Dec 11, 2006|
Global express industry: An overview
Introduction: The core business of express industry is to provide door-to-door transportation of next day or time-definite shipments. Time definite shipments generally involve a transit time of 2-3 days. Besides, time-bound transportation services, express companies also provide a number of value-added services, which include tracking facility, payment collection, insurance facility and proof of delivery. A broad range of industries use express services but the largest users are manufacturing, pharmaceuticals, financial services and high-tech industries.
Development of express industry: The express industry originated in the US in the late 1960s and flourished following the deregulation of the air cargo in the US in the late 1970s. The express companies met the increasing need of companies for time definite and guaranteed delivery of their shipments, which could not be met by either postal services or freight forwarders. In 1980s, the express industry moved beyond the US to become a global business. The types of goods transported by express companies are of high value/low-weight. This is due to the fact that express companies frequently use air as a mode of transportation and hence moving bulk shipments or low value goods is not feasible. It is estimated that goods transported by air account for 3% by weight of all goods traded globally but about 40% by value.
How does the industry operate: The express industry simplifies and speeds up the process of transporting goods. It organizes collection, usually at the end of the business day, allows the consignor to access information on progress of shipments from pick-up to delivery and provides proof of delivery. In case of international shipments, express companies handle custom clearance as well as the payment of duties and taxes. To meet the requirements of customer, the express industry relies on overnight transport to use the 'dead time' from when a company hands over the shipment late in the working day to the reciepent early the following day. Express transportation is achieved by using a variety of transportation modes; trucks, vans, trains, passenger aircraft, freight aircraft as well as on-foot delivery. Though express companies prefer surface transport, air transportation is used in cases, where the transit time makes it impossible for goods to be delivered by surface transport.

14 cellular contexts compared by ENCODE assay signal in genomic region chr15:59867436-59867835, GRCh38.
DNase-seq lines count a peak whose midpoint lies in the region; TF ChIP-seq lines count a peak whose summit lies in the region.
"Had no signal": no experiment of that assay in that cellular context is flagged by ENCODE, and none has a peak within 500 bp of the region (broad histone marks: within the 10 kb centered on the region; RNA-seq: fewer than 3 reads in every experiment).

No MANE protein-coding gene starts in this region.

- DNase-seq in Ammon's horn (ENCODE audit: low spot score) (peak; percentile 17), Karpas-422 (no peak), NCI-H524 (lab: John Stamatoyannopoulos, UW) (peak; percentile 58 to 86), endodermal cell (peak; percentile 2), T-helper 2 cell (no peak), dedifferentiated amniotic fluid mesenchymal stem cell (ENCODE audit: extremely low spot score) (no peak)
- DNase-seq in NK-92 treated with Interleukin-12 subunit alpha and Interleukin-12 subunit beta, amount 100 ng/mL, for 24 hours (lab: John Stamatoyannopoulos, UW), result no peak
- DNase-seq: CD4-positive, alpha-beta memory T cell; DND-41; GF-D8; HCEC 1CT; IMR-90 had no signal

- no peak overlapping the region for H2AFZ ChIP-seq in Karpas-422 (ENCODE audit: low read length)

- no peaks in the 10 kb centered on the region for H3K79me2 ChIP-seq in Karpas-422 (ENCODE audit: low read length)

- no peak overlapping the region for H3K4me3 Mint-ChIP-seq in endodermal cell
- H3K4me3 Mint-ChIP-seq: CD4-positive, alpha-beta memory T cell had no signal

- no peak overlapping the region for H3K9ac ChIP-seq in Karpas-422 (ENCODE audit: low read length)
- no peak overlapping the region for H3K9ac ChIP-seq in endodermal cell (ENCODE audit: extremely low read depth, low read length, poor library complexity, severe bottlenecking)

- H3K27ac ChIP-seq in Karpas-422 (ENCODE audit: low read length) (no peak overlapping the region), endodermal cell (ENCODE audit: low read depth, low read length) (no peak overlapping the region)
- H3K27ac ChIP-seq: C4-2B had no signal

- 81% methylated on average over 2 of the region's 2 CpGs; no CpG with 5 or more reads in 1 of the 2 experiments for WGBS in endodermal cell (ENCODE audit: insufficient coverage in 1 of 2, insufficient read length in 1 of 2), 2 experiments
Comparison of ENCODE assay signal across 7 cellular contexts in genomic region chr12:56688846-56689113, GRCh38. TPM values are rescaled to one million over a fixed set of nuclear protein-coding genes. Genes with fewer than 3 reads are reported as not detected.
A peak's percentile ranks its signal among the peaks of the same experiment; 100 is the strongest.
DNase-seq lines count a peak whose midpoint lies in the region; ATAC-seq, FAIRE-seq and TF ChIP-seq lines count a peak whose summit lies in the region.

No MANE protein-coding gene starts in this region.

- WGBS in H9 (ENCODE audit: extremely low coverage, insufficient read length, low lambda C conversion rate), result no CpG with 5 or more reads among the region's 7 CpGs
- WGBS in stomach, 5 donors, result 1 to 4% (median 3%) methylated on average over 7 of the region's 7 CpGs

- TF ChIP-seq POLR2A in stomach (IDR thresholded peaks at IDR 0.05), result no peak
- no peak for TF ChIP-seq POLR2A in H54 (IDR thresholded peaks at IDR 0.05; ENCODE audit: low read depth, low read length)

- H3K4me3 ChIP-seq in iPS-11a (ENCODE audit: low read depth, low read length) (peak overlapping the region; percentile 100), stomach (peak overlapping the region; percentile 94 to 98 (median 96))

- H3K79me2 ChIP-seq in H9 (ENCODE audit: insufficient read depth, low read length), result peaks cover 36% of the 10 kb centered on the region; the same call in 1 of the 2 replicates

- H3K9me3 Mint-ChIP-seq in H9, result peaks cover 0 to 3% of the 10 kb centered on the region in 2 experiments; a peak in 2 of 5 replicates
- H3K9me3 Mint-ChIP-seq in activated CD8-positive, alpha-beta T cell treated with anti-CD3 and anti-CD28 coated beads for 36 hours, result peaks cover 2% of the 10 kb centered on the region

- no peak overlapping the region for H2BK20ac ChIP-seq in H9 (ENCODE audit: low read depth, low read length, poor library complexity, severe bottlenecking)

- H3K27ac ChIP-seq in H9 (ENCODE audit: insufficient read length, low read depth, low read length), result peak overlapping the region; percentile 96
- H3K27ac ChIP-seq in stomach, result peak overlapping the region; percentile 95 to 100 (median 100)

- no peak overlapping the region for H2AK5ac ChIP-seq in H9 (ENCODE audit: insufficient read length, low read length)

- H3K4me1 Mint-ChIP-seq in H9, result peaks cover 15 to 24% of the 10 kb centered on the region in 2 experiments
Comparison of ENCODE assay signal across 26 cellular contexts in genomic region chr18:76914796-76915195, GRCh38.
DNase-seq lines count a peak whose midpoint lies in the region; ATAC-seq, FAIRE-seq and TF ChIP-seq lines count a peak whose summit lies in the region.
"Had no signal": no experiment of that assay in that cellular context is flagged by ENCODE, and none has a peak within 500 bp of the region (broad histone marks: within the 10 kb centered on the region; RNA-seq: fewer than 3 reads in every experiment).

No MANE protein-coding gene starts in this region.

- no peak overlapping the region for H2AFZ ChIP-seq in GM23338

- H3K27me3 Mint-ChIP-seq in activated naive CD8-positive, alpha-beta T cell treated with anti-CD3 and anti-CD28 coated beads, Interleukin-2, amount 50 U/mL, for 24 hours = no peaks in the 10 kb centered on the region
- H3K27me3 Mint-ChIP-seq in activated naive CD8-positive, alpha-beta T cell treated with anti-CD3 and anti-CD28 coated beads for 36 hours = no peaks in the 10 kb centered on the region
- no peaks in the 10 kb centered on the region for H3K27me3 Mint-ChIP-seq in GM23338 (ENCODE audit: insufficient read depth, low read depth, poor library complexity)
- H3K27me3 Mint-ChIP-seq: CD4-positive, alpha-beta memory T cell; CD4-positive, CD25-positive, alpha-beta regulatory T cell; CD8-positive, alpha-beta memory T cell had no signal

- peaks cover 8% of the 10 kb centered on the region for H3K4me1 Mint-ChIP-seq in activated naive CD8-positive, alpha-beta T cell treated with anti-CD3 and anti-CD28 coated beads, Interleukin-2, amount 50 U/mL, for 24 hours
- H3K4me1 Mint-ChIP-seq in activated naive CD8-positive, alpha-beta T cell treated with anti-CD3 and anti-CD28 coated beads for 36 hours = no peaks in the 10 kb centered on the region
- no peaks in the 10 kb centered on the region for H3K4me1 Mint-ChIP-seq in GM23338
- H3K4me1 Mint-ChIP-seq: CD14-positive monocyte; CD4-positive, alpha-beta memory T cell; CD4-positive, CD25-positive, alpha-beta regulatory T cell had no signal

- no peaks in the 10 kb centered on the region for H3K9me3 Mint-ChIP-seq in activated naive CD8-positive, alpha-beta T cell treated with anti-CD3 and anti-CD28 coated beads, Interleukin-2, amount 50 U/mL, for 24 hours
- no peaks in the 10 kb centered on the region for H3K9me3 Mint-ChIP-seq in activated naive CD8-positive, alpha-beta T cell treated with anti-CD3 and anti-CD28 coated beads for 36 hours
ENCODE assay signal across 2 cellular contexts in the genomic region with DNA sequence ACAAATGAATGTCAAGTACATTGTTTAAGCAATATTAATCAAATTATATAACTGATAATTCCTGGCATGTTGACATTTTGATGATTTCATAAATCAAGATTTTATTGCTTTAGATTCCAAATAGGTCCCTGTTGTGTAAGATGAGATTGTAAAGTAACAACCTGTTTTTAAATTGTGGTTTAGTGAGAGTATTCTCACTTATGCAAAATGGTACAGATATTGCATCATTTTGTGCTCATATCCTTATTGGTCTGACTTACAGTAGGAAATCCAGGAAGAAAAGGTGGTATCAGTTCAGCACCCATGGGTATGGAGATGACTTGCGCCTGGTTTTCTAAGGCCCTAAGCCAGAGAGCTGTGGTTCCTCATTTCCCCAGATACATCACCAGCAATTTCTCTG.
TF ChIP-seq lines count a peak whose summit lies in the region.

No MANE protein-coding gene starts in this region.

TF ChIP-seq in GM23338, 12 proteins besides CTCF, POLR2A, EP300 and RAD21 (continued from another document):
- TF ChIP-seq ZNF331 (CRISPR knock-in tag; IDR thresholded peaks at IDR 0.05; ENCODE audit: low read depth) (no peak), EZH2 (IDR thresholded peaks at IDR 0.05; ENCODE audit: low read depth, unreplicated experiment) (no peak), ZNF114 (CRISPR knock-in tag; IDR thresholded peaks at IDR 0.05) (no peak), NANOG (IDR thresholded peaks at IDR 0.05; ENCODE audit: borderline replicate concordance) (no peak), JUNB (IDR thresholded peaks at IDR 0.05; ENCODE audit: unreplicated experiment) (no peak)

Source: Oxford Economic Forecasting
Industry size and structure: The global express industry was estimated at US$ 149 bn in 2005. The express industry has been one of the fastest growing industries in the world with a growth rate of around 8%, more than twice the growth witnessed in the global economy. Although the US express industry (US$ 65 bn) is the largest market, the fastest growing market is the Asia-Pacific region (US$ 34 bn), which has experienced an average growth of 15-20% in the past few years. The express industry is largely a regional play with very different market positions in each continent. Though DHL, FedEx, TNT and UPS are the four leading players of the industry, their market share varies considerably across markets (refer chart below).
The US express market is the most mature market, dominated by UPS and FedEx, followed by DHL and US Postal Service (USPS). The Germany represents the largest share of the Europe's express and parcel market, followed by the UK, which has been growing at a faster pace than Germany and France. Though the Central and Eastern region account for a small share of revenues in Europe, it is the fastest growing market within it and poised to grow at double-digit rates in the near future. In the Asia-Pacific region, Japan is the largest and most developed express market. This explains why the Asia-Pacific market is dominated by Japanese companies including Yamato Transport, Sagawa and Nittsu. The combined market share of the four global players in this region is lowest at 14%. China (US$ 3.5 bn) and India (US$ 1.6 bn) are the fastest growing markets in Asia-Pacific region. As per an estimate, China will become the sixth-largest express industry by 2010, if its express industry continues to grow at an average 20% per year.
Future prospects: While the market for express services is relatively mature in developed economies (the US and EU), there is considerable expansion in emerging economies, particularly in Asia and Latin America. The global express industry is expected to grow at an average rate of 8%, aided by a double digit growth (15-20%) in the developing economies. The prospect of the global express industry is primarily dependent upon the growth in World GDP and the World Trade. With the World GDP and World Trade expected to grow by 40% and 90% respectively during 2004-2013, the express industry is likely to remain one of the fastest growing sectors.
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